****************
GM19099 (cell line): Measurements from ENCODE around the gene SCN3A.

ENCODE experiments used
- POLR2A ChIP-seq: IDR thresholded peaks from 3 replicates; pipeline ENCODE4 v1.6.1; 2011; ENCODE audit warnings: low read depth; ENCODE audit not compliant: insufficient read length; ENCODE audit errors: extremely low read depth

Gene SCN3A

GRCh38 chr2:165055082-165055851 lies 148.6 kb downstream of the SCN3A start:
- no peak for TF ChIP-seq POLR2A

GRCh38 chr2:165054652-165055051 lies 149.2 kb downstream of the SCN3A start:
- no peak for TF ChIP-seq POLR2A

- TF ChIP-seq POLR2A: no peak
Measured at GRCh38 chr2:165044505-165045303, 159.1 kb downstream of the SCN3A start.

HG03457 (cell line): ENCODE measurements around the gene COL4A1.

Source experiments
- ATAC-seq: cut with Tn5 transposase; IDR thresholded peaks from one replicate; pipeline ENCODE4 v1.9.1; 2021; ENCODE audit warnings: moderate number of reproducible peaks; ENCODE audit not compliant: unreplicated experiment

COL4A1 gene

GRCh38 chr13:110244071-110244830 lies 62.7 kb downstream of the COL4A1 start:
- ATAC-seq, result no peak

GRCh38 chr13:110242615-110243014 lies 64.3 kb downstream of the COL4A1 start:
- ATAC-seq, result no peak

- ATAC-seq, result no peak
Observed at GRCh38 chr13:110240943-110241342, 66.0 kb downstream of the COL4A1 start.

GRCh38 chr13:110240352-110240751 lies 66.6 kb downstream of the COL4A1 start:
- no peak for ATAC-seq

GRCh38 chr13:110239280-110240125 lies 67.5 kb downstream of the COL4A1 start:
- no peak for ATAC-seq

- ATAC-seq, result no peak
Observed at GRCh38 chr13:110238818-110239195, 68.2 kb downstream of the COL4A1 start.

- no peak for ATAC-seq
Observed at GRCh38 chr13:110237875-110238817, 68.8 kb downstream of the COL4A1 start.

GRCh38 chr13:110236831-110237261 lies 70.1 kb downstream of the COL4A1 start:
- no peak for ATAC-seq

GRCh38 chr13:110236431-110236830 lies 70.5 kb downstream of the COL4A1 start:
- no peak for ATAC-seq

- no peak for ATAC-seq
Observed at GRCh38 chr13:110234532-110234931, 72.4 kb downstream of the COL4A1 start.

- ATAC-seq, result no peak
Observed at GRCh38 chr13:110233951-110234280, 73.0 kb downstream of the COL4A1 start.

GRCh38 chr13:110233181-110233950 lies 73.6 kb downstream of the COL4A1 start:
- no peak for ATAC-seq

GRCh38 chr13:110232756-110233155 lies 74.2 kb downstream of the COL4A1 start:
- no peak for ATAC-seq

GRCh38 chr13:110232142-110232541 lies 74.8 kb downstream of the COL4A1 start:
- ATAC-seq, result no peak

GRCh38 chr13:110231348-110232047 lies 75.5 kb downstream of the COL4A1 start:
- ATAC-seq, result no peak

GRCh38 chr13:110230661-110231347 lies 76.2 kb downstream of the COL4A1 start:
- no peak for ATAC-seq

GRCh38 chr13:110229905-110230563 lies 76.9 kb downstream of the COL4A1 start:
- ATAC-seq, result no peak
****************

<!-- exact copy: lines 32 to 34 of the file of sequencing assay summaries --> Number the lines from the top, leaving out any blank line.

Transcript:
- no peak for ATAC-seq

- no peak for ATAC-seq
Observed at GRCh38 chr13:110234532-110234931, 72.4 kb downstream of the COL4A1 start.